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FCW : January 2013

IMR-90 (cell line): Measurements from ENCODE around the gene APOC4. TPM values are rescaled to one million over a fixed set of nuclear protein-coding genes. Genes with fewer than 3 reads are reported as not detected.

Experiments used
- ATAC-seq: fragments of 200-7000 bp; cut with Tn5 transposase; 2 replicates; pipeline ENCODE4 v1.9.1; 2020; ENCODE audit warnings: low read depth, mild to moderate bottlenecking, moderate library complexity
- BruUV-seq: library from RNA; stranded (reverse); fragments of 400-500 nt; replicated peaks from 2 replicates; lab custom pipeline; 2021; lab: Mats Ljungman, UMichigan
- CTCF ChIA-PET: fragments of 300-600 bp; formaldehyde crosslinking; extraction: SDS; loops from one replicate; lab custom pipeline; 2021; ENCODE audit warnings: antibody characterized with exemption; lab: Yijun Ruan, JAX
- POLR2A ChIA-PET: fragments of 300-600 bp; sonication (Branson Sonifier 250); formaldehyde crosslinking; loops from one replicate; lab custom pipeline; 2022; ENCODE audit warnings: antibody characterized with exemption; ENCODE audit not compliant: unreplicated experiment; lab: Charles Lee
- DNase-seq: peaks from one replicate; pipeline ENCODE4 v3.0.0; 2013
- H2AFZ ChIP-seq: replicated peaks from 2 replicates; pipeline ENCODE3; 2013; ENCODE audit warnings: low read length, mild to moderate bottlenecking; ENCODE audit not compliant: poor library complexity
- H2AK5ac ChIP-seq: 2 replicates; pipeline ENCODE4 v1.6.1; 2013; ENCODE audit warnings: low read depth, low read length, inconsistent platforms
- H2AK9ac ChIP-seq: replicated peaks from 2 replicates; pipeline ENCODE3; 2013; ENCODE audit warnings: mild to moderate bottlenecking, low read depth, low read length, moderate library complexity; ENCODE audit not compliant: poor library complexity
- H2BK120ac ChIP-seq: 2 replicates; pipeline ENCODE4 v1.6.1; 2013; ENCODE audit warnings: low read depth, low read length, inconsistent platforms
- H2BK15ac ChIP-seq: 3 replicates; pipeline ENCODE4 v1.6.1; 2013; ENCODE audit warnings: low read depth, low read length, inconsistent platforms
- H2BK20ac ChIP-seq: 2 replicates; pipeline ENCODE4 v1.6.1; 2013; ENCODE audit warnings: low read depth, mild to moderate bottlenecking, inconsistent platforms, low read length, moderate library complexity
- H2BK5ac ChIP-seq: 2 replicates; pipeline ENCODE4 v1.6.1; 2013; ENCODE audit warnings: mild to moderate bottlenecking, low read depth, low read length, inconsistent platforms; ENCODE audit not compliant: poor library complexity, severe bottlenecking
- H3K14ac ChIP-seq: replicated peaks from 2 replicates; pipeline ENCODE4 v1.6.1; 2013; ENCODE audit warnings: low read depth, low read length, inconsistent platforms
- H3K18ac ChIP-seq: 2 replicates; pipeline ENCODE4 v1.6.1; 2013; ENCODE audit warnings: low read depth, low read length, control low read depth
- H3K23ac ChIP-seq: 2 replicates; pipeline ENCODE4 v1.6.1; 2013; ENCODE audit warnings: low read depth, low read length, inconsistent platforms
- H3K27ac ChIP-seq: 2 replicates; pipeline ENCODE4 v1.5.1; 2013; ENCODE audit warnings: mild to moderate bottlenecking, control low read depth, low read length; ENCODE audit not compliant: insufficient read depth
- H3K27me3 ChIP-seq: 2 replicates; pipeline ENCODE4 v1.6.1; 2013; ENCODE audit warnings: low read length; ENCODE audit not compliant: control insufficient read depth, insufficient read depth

tant jobs. What they were doing could have been done in the open, but because it was all kept secret, [that] meant that it was mixed in with stuff that really did have to be kept secret. If a lot of that had been made transparent to begin with, there might not have been motivation for this massive disclosure." Despite Obama s stated policy of transparency, the gov- ernment continues to keep a tight grip on certain informa- tion. It is an attitude that is ingrained in the culture. "Secrecy is a habit almost...in a way that makes some- one just want to tear off the lid," Greenberg said. "It makes people suspicious of the government, and that s what moti- vates a mega-leak like WikiLeaks. You can crack down on leakers and run all kinds of network security that basically spies on all of your employees all of the time...but I m not sure how easy that is. The other option is to open up everything and make it all public. Over-classi cation is a problem, and this could be a big part of the solution. But even then there will be some secrets that motivate leakers to publicize." Another solution to the threat of major public leaks is having an internal platform for whistleblowers to expose what they see as immoral, unjust or in need of disclosure. Here, the sort of anonymizing technology that was central to the WikiLeaks scandal actually becomes part of an orga- nization and its answer to the problem. "The recommendation I talk about with federal folks is this idea of an internal WikiLeaks-like platform called GlobaLeaks," Greenberg said. "The leaking tool is meant to be a distributed piece of software that anyone can use to create their own leaking 'node as they call it --- a little WikiLeaks run by their own organization. The goal is to create these whistleblowing platforms inside of a corpo- ration or the government. That could be a way to redi- rect the impetus for dangerous disclosures into internal reforms. It s a kind of compromise that the government should at least explore." It would be a divergence from today s standard oper- ating procedure in the government, but as Greenberg pointed out, whistleblowing is not a new phenomenon and will not be going away anytime soon. Instead, as tech- nologically savvy leakers search for new ways of freeing information and the lockdown on secrets continues, the con ict will only escalate. "This idea of truly secret information as shared between millions of people --- that is a kind of paradox that is unsustainable. And Bradley Manning proved that," Green- berg said. "WikiLeaks does represent a new era. Someone will replicate it and make it happen again. We ve seen glimmers of that in Anonymous running a WikiLeaks plat- form, and Balkan Leaks is doing it in Bulgaria using the same formula. The potential is still there.... The lessons of WikiLeaks still apply." ■ Bookshelf 32 January 2013 FCW.COM SPONSORED BY VERIZON WIRELESS SCAN THIS QR CODE with your smartphone for the full research report TOPICS INCLUDE: Digital government: A boon for information sharing? DOD lays the foundation for better sharing Justice program emerges as model for info sharing ID management: A promising new development Time to get serious about information management To learn more, visit: www.fcw.com/InformationSharing2 Information Sharing Special Report